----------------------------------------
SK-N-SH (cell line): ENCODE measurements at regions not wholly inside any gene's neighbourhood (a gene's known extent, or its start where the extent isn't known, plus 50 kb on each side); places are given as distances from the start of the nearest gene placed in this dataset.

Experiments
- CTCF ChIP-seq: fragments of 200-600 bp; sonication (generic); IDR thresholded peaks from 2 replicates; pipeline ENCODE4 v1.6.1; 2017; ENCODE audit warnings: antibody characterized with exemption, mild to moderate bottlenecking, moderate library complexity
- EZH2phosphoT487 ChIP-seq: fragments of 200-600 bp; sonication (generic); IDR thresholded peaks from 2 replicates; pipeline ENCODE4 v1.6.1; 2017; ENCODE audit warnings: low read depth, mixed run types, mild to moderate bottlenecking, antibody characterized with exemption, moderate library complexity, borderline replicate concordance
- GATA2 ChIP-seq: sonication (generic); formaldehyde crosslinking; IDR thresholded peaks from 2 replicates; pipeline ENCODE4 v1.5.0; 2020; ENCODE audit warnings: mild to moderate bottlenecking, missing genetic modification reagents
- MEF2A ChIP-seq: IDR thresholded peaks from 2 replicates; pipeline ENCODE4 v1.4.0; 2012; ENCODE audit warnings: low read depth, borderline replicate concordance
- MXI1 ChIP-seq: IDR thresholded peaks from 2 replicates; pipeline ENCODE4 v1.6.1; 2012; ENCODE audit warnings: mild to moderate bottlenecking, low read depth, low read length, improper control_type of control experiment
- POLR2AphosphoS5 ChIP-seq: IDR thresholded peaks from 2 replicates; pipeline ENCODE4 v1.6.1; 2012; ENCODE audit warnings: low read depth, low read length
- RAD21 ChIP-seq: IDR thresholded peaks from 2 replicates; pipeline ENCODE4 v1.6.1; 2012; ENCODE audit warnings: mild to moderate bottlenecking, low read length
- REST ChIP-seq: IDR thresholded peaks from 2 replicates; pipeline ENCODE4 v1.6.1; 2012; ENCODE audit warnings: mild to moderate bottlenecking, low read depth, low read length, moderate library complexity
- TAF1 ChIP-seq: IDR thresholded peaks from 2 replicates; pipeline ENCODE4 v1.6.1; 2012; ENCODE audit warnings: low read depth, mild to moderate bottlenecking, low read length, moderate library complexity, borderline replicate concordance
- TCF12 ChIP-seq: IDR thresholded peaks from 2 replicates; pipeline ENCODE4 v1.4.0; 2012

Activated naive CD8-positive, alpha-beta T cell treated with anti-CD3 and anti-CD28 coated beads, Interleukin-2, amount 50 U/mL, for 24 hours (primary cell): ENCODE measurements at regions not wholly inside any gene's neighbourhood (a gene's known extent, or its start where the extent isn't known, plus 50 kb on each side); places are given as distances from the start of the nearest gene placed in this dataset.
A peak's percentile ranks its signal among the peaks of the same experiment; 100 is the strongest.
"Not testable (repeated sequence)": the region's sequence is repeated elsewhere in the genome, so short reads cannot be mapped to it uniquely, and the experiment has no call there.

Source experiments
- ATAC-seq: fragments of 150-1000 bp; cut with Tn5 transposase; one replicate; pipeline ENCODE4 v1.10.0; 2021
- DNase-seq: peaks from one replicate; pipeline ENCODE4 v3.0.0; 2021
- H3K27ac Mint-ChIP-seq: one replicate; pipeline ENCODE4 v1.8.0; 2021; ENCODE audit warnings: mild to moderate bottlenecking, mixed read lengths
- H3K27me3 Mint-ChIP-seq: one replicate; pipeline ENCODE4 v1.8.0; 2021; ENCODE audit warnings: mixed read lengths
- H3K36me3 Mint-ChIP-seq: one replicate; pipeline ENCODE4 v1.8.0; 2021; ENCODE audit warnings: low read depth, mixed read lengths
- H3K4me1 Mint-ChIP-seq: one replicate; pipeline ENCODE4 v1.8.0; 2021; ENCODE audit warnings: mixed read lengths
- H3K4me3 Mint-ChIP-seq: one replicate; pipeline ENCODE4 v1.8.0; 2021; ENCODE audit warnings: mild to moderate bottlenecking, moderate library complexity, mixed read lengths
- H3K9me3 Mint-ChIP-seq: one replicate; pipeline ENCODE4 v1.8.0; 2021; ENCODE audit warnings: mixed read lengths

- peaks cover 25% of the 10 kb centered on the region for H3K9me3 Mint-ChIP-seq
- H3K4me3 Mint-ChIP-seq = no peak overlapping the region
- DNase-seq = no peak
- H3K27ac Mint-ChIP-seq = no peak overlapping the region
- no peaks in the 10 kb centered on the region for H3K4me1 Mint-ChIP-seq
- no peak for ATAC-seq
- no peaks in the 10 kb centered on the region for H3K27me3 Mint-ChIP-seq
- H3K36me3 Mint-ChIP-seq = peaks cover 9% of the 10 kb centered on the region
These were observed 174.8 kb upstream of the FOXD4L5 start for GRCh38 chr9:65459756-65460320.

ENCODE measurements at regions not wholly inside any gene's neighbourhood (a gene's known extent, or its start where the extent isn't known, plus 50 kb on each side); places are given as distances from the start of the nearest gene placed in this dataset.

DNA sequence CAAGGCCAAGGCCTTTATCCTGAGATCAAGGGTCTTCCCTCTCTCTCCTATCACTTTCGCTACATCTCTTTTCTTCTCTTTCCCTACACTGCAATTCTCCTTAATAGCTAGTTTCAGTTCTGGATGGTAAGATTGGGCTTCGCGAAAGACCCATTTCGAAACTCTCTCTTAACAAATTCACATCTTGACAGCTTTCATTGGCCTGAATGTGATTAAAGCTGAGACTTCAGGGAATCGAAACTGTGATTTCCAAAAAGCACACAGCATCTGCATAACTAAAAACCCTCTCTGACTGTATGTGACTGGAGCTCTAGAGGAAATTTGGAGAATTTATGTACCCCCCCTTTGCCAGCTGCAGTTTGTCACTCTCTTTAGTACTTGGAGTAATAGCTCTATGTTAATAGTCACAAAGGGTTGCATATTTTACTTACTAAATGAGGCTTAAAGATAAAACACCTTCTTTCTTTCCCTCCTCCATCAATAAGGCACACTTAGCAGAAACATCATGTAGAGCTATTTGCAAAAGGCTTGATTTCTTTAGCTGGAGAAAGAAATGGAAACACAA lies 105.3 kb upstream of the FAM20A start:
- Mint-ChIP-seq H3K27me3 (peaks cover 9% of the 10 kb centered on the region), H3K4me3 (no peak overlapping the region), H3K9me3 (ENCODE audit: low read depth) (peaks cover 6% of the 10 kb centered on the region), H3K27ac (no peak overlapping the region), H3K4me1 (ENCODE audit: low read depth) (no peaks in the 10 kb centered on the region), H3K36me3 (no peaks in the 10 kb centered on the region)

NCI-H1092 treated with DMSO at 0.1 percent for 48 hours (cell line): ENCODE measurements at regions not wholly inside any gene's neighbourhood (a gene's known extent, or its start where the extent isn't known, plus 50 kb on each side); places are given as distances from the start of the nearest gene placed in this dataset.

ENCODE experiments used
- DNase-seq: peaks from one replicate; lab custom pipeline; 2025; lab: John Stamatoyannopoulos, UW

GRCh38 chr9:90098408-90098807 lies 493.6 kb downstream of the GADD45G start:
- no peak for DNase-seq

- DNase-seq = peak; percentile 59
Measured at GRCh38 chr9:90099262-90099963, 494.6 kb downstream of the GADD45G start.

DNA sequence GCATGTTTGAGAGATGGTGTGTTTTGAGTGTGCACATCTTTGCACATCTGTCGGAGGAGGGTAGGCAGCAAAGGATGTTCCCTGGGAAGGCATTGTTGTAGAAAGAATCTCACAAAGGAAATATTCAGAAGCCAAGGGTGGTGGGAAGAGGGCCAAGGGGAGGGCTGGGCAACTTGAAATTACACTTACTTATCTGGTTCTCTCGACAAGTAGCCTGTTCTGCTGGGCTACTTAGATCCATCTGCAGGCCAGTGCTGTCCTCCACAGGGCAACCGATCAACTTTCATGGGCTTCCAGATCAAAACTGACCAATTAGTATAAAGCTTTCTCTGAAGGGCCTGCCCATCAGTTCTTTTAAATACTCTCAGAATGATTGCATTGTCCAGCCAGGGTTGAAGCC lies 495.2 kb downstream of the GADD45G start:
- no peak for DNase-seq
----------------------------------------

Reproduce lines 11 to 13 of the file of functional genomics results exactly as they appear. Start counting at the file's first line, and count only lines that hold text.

- TAF1 ChIP-seq: IDR thresholded peaks from 2 replicates; pipeline ENCODE4 v1.6.1; 2012; ENCODE audit warnings: low read depth, mild to moderate bottlenecking, low read length, moderate library complexity, borderline replicate concordance
- TCF12 ChIP-seq: IDR thresholded peaks from 2 replicates; pipeline ENCODE4 v1.4.0; 2012

Activated naive CD8-positive, alpha-beta T cell treated with anti-CD3 and anti-CD28 coated beads, Interleukin-2, amount 50 U/mL, for 24 hours (primary cell): ENCODE measurements at regions not wholly inside any gene's neighbourhood (a gene's known extent, or its start where the extent isn't known, plus 50 kb on each side); places are given as distances from the start of the nearest gene placed in this dataset.